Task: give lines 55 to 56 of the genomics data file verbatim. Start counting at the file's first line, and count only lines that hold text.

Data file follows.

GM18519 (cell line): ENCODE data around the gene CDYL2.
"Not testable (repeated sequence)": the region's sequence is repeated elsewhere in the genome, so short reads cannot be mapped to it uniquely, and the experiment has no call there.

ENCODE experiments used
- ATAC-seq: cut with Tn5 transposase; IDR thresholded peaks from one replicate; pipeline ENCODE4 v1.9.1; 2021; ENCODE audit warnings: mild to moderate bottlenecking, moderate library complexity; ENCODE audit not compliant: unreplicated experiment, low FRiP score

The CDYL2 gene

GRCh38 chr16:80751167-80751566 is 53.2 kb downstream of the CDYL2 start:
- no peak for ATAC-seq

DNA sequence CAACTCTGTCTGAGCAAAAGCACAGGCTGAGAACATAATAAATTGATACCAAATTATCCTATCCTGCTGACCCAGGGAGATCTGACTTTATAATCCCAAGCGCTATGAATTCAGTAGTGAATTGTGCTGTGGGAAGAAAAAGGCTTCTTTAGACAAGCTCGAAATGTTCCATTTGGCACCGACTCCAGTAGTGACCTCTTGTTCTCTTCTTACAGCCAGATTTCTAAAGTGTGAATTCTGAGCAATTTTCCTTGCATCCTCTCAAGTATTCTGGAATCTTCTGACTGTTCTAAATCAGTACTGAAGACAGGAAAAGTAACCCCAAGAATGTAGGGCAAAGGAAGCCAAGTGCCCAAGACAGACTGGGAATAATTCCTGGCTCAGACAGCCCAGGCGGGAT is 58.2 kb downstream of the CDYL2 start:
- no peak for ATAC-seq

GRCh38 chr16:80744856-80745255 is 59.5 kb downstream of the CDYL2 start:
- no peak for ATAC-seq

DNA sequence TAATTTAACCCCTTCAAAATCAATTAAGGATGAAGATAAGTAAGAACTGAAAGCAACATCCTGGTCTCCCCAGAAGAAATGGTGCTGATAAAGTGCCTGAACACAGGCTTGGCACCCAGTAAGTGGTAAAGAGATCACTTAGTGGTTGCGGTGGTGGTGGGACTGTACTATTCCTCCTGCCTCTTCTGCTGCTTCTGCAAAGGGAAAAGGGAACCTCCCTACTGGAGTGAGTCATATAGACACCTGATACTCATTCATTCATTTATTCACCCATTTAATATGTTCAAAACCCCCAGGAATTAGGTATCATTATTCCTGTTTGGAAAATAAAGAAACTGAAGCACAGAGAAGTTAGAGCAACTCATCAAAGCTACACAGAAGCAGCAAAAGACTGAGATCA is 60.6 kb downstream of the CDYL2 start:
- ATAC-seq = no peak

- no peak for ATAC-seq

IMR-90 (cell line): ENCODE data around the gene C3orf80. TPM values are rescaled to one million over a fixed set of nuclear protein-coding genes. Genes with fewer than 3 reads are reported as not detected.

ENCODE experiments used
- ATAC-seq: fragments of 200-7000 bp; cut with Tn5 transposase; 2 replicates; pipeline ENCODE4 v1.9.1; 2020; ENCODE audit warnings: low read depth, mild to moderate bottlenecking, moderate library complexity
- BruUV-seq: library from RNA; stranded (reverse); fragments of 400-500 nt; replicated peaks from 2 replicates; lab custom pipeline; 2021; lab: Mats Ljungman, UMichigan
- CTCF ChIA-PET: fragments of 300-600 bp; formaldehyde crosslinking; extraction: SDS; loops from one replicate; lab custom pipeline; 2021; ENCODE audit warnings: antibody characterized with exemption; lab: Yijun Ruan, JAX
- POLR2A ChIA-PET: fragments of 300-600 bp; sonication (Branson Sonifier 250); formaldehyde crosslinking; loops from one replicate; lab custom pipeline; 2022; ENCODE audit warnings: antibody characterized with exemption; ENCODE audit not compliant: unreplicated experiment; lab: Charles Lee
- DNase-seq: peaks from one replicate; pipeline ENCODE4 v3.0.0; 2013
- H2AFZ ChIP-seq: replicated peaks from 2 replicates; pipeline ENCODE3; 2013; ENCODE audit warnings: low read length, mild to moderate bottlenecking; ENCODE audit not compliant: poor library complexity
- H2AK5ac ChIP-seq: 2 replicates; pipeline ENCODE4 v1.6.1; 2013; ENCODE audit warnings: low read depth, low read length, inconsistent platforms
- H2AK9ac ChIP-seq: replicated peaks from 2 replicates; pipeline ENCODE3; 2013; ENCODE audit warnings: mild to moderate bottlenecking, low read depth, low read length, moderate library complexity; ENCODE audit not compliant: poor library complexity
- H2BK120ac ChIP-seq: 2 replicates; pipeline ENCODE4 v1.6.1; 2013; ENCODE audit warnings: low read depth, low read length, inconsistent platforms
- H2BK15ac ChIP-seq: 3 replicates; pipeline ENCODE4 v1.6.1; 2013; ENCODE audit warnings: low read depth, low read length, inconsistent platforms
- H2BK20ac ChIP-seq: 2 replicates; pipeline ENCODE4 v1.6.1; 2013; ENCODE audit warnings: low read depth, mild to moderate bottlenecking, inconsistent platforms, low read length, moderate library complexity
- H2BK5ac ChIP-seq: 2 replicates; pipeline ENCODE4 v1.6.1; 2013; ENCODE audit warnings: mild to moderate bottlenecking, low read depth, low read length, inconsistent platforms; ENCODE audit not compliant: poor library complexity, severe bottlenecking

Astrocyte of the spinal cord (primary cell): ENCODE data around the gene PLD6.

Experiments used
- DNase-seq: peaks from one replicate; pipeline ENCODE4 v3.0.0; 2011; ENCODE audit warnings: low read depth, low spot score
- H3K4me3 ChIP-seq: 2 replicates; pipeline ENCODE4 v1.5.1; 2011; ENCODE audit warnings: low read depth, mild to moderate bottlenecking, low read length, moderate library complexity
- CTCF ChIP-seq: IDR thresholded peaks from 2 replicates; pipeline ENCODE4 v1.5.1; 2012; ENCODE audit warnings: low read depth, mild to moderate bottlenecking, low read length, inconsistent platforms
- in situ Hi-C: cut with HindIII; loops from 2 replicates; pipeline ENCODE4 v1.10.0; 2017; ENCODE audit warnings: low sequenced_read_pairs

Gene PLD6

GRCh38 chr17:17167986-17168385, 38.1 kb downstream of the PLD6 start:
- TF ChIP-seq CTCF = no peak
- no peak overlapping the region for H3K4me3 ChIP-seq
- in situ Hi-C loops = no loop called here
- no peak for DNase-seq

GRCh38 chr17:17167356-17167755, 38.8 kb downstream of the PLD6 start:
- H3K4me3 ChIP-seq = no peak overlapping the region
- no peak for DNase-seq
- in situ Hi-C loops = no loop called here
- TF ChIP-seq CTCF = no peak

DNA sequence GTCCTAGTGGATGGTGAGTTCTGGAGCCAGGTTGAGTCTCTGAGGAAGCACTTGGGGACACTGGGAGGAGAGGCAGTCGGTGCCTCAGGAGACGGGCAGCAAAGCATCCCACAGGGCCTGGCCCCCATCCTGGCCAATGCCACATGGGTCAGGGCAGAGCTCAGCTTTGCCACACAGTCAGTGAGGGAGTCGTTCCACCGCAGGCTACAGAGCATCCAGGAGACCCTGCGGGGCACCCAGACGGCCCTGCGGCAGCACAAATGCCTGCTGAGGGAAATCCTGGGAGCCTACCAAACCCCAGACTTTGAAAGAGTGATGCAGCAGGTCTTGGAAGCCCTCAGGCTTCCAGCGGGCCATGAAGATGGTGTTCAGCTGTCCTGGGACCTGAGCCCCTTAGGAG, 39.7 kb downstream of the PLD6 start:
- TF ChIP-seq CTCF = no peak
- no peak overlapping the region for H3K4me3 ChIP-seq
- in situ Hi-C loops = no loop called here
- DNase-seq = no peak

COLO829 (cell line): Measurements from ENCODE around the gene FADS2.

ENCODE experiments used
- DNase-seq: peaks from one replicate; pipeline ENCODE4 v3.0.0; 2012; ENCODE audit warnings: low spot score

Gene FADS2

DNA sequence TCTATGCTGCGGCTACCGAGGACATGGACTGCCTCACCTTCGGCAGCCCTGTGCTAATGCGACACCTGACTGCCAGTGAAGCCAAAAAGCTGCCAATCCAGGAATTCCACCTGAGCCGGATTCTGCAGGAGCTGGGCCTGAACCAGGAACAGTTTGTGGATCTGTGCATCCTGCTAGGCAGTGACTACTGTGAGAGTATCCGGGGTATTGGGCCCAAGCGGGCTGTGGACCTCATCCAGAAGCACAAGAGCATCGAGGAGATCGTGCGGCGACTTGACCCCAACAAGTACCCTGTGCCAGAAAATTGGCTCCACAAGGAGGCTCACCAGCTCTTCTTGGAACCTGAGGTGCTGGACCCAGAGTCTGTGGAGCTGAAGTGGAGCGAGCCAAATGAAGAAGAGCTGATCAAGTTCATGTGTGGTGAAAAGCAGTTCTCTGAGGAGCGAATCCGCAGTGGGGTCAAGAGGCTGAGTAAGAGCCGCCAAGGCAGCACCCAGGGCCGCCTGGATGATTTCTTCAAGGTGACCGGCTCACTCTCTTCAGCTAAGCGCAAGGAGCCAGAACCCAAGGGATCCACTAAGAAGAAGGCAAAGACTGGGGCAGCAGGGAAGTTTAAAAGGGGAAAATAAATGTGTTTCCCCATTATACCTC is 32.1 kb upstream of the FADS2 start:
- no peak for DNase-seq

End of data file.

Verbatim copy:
DNA sequence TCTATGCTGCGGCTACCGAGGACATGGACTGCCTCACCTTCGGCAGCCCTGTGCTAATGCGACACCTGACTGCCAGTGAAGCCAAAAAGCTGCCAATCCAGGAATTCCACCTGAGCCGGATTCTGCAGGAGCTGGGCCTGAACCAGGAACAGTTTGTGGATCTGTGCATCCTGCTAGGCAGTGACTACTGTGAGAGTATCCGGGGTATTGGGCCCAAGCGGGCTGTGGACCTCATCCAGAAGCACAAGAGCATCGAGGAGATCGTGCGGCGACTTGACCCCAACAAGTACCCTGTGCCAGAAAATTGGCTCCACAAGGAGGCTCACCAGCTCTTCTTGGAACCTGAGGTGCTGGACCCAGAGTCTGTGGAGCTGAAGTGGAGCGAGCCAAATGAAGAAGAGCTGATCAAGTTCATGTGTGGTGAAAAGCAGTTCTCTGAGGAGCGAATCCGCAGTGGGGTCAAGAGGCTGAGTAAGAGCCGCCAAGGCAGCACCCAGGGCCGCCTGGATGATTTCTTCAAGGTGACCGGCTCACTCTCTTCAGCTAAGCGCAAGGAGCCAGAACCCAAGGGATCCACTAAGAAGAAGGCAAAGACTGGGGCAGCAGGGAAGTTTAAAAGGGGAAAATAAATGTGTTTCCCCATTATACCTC is 32.1 kb upstream of the FADS2 start:
- no peak for DNase-seq